EGR sports put on one-year probation
Tuesday, April 19, 2005
By Dave Murray
The Grand Rapids Press
EAST GRAND RAPIDS -- State athletics authorities have put East Grand Rapids Public Schools on a one-year probation for recruiting student-athletes for sports teams.
The Michigan High School Athletic Association also put strict limits on parent Kevin Grady Sr.'s access to athletic programs and facilities, and ordered East Grand Rapids to better screen students transferring to make sure they have not been improperly influenced.
The volume of complaints against East shows there was "inappropriate behavior by this parent," MHSAA leaders said in a report issued today. They also concluded that school administrators were "too passive" and should have asserted control over Grady.
"We do not agree that the East Grand Rapids School District is 'caught in the middle' but that its coaches, administrators and school board have had the means to properly criticize this parent's activity and effectively prohibit it with policies and procedures," the report said.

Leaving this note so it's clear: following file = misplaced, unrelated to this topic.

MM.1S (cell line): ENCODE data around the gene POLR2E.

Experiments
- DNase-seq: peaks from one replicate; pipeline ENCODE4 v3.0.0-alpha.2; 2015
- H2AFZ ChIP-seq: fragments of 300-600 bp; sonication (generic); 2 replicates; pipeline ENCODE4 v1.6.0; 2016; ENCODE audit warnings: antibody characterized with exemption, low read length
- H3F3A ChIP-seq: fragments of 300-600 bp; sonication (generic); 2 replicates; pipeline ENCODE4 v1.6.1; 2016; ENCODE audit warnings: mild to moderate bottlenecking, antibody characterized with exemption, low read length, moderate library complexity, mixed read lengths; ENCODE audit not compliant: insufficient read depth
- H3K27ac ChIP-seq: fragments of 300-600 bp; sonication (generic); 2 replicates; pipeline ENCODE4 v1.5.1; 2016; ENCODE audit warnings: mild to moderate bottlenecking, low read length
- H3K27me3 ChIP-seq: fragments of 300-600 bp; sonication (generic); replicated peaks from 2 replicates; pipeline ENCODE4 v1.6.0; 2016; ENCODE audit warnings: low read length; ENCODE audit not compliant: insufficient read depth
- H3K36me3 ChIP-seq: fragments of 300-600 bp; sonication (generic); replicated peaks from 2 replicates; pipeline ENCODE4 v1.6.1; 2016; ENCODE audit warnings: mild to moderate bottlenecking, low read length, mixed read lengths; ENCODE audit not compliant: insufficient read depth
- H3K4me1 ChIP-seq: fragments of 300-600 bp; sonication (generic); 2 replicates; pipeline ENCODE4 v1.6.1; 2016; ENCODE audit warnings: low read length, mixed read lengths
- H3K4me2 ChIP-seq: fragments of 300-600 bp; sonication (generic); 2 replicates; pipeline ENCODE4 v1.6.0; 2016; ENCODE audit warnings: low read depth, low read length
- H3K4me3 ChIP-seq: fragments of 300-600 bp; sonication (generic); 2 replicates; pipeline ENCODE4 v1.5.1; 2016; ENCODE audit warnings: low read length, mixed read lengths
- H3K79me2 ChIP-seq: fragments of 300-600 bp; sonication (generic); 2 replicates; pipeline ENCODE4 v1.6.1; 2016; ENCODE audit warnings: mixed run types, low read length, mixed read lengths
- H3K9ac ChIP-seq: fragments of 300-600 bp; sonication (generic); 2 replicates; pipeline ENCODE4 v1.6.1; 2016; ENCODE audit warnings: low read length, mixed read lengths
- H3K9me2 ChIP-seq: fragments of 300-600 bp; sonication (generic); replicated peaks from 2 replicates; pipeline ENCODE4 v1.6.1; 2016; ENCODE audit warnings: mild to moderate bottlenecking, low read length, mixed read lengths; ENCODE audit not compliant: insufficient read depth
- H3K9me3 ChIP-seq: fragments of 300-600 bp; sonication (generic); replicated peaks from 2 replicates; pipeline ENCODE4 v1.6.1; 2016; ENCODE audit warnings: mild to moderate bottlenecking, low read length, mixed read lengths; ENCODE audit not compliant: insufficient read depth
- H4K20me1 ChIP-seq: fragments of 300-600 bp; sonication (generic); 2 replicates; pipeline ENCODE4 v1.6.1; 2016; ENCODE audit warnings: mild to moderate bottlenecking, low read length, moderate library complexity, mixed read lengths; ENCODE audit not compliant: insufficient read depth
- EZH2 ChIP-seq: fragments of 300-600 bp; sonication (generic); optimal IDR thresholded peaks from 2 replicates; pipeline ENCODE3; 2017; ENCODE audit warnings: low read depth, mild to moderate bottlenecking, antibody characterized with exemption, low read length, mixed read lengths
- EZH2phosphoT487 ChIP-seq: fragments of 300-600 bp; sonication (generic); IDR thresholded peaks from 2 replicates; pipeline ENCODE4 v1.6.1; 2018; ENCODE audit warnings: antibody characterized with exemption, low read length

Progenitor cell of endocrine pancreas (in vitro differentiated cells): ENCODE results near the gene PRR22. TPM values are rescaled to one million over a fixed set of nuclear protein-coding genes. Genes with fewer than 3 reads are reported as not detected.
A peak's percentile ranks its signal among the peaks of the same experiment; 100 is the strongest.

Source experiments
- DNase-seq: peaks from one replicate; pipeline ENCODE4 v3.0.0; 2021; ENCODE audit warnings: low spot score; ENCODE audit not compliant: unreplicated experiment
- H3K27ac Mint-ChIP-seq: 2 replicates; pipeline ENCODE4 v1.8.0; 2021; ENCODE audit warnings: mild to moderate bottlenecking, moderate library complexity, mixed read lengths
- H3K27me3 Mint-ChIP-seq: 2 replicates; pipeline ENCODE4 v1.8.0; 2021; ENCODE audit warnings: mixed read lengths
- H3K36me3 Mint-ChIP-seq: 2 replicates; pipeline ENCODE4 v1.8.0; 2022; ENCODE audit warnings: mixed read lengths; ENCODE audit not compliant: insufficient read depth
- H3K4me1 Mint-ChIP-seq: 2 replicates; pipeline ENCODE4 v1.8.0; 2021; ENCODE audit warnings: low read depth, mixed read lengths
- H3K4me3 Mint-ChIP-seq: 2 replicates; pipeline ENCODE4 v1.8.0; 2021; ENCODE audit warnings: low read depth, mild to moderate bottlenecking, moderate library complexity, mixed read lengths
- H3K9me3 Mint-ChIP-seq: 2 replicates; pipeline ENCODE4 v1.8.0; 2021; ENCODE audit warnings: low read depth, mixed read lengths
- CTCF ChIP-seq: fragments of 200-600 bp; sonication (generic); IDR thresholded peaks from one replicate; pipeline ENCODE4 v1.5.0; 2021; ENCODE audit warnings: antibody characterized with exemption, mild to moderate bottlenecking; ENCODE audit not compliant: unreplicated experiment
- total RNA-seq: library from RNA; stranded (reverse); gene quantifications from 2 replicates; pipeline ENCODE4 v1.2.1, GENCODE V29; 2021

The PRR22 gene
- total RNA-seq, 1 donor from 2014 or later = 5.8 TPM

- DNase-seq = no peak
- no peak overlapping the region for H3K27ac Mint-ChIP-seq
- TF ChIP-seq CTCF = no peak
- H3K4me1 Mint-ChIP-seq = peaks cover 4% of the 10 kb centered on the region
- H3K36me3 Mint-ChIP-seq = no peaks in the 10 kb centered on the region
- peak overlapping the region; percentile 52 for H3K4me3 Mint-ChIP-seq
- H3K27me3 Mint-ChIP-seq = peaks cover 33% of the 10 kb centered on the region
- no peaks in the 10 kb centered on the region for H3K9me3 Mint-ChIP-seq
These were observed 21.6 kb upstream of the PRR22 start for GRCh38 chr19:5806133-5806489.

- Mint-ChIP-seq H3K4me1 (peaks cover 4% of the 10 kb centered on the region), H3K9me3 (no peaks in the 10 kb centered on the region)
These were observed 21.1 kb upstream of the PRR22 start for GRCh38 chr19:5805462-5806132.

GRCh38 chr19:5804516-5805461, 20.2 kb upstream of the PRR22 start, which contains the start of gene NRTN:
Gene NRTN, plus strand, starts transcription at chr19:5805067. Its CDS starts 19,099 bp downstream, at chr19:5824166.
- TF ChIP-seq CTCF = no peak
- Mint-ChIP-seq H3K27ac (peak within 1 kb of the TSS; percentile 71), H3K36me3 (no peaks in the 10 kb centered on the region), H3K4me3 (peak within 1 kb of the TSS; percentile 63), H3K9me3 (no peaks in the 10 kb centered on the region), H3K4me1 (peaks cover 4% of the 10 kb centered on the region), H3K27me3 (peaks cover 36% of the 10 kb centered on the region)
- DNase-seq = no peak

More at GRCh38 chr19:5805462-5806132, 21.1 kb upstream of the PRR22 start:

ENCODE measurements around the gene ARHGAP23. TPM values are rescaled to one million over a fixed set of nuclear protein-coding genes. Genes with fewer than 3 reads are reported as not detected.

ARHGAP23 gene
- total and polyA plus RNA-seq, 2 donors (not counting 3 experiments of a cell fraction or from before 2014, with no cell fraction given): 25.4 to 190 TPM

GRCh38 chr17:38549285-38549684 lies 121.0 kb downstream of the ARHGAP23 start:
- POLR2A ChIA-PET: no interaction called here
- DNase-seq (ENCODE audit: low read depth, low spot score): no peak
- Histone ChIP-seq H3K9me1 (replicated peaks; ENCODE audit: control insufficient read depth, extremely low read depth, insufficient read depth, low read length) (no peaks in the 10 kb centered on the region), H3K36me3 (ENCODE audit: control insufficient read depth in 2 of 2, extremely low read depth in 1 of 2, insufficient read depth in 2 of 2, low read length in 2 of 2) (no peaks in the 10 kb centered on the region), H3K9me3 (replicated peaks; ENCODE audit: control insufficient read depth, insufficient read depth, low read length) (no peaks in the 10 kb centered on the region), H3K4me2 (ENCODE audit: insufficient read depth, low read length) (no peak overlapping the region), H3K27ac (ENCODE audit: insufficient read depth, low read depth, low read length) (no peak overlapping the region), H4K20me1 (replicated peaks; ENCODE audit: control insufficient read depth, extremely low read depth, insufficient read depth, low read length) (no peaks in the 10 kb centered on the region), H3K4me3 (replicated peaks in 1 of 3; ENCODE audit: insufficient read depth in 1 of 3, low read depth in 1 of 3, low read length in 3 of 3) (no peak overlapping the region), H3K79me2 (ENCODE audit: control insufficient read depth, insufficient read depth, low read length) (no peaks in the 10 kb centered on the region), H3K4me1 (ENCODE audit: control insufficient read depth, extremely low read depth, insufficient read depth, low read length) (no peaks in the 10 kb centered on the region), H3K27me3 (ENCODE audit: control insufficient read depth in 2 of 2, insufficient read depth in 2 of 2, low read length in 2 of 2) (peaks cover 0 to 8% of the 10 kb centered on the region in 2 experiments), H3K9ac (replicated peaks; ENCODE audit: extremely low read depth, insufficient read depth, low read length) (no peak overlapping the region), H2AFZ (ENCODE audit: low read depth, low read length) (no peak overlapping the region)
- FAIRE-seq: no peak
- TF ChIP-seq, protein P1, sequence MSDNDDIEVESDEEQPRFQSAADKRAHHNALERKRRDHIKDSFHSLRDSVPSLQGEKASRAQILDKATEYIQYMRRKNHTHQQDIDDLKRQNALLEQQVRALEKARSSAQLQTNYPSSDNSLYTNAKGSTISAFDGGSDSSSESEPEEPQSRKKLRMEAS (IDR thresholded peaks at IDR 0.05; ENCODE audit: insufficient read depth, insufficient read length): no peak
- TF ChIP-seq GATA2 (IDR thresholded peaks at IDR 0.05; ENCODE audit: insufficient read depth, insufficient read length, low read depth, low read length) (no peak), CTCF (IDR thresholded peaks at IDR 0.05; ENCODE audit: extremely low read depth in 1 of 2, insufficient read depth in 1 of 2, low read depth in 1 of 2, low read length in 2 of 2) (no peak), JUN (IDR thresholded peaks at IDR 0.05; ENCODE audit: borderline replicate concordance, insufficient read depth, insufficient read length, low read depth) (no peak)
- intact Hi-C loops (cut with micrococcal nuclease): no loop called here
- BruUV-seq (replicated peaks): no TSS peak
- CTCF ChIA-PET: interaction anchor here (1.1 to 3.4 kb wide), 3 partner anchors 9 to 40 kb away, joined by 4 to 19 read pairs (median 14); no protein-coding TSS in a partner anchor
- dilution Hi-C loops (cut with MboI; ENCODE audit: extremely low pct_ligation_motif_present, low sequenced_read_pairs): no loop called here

The MHSAA report said the district's athletic program is on probation, but shall not be restricted as long as these conditions are met:
- Grady is denied access to all athletic events at East Grand Rapids High except to be a spectator at events his in which his children participate.
- Grady is prohibited from using any East Grand Rapids facilities for any purpose. He coaches the Grady Elite Basketball AAU team that has used district facilities rent-free.
"We're glad that there are no penalties for our students and our faculty," Superintendent James Morse said today. "They're basically going to monitor us for a year to see that we are doing the things we already promised we'd be doing."
Grady today said he hadn't seen the report and declined to comment.
Grand Rapids Public Schools administrators complained that Grady, father of star school football and basketball players, offered housing to families of three athletes to get them to move into East Grand Rapids.
Three East athletes live in houses rented from Grady, who is in the real estate business. Grand Rapids leaders collected complaints from other athletes who said they, too, were offered housing.
East Grand Rapids educators met with Grand Rapids leaders in February to address concerns raised by the city schools, and agreed to send a letter to Grady asking him to halt any activity that could be perceived as recruiting.
The districts also agreed to meet with any parents planning to transfer their students to make sure they were not being unfairly influenced.
Edited by Searn, 19 April 2005 - 03:30 PM.